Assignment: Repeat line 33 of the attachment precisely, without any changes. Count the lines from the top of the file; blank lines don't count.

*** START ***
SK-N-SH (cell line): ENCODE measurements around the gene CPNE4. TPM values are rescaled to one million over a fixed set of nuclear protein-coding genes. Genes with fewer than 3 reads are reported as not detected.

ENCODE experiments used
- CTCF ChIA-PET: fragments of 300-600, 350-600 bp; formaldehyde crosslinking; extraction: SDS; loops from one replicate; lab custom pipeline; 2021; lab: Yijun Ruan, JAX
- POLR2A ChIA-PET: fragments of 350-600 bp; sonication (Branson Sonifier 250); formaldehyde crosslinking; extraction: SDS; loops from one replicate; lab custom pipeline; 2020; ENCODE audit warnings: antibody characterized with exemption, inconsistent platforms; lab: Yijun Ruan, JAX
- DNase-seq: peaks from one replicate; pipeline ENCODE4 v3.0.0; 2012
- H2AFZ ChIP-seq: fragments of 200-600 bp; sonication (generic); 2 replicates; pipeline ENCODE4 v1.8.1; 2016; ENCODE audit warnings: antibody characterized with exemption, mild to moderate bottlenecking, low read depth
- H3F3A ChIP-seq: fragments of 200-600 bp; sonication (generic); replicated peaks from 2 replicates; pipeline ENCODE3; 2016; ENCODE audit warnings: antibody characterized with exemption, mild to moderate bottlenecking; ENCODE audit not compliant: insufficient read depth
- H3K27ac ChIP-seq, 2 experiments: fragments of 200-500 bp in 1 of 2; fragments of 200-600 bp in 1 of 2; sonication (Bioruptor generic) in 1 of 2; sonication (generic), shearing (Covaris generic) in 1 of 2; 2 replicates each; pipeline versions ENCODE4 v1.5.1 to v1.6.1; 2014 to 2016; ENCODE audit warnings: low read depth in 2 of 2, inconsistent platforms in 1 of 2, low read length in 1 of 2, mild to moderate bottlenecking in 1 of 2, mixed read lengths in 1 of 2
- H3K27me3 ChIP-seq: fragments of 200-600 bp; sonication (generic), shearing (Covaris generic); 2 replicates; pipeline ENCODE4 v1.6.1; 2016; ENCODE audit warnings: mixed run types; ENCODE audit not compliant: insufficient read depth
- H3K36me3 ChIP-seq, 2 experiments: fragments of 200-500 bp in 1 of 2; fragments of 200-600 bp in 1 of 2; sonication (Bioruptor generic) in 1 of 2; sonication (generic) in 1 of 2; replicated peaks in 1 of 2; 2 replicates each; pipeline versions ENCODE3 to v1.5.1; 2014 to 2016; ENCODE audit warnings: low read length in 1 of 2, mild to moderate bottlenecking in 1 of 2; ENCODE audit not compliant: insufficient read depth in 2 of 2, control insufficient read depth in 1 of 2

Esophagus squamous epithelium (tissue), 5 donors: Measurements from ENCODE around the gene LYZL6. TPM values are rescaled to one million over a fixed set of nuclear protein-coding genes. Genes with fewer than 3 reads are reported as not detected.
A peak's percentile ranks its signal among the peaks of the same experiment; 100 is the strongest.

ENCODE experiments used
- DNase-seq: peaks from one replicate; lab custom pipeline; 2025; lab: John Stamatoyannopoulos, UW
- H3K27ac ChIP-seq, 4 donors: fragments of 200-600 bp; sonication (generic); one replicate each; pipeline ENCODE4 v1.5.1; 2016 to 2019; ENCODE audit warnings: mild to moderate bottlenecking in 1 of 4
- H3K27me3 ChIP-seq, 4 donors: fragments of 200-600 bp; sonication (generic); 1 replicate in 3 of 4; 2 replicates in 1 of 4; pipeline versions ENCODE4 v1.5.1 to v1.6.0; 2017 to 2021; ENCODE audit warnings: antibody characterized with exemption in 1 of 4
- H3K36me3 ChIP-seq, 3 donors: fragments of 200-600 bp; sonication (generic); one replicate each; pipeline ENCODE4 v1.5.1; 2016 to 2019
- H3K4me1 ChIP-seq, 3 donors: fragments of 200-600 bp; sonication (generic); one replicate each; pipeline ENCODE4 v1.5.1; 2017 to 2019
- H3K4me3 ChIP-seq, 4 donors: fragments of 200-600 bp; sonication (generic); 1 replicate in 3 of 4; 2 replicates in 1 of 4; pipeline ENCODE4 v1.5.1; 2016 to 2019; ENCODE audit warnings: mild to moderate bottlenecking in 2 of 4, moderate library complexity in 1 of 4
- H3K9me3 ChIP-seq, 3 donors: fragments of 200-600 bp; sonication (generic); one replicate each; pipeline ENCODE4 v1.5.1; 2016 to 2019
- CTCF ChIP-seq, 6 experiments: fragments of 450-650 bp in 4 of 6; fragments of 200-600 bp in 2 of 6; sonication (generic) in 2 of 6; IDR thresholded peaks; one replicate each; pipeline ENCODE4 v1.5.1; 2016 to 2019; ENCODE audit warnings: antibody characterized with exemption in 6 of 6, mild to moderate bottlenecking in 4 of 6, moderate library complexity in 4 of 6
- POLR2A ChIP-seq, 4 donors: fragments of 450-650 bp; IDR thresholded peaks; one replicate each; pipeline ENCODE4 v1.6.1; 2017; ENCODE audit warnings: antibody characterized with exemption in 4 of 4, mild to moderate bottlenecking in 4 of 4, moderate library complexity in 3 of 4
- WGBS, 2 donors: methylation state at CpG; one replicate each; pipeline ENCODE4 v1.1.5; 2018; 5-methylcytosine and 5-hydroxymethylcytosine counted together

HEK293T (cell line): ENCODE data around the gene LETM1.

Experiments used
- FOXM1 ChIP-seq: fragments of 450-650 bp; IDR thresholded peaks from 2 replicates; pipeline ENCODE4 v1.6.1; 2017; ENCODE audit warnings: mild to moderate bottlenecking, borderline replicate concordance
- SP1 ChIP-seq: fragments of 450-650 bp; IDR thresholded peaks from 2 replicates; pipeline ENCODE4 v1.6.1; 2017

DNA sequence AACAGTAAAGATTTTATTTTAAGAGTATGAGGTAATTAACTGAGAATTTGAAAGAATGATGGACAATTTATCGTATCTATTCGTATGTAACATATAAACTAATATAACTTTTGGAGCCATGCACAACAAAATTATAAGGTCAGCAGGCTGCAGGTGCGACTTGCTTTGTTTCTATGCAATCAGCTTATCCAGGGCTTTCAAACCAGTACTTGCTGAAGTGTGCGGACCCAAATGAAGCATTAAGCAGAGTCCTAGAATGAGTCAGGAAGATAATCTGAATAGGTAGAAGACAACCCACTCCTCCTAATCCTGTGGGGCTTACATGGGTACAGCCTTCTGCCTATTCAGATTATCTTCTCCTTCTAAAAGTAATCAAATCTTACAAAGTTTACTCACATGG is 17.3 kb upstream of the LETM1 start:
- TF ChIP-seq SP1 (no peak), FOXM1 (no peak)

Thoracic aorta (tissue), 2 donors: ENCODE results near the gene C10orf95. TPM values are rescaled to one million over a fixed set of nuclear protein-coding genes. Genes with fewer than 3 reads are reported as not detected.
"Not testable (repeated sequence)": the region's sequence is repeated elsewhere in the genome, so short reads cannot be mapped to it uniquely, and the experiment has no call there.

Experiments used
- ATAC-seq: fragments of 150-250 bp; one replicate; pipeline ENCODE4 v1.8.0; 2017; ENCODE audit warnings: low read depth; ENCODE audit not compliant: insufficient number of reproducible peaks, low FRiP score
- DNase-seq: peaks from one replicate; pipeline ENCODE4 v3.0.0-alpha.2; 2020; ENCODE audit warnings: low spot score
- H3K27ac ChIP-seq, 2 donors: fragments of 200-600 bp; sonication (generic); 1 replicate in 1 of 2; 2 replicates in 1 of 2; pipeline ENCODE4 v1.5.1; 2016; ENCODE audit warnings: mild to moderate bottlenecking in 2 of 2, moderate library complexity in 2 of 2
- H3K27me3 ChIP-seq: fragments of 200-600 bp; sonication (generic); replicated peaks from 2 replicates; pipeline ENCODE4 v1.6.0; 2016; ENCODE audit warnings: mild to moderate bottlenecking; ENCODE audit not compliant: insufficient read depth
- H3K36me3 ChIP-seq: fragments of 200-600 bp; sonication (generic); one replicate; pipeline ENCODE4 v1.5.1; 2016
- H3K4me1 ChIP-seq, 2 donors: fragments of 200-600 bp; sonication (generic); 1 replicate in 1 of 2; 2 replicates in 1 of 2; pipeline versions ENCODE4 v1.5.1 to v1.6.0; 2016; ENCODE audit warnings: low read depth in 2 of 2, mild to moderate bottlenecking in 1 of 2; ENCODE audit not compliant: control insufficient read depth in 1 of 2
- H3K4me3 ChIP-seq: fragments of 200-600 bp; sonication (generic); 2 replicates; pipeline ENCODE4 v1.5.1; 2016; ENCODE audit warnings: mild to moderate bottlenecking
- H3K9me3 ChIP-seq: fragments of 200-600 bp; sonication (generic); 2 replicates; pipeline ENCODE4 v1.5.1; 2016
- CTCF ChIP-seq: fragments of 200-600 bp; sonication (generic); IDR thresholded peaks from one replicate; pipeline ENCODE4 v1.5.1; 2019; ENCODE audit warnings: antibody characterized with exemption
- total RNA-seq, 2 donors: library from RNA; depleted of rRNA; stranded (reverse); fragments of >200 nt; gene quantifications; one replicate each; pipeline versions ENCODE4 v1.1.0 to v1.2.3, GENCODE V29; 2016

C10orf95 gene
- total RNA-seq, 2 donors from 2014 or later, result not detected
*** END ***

- ATAC-seq: fragments of 150-250 bp; one replicate; pipeline ENCODE4 v1.8.0; 2017; ENCODE audit warnings: low read depth; ENCODE audit not compliant: insufficient number of reproducible peaks, low FRiP score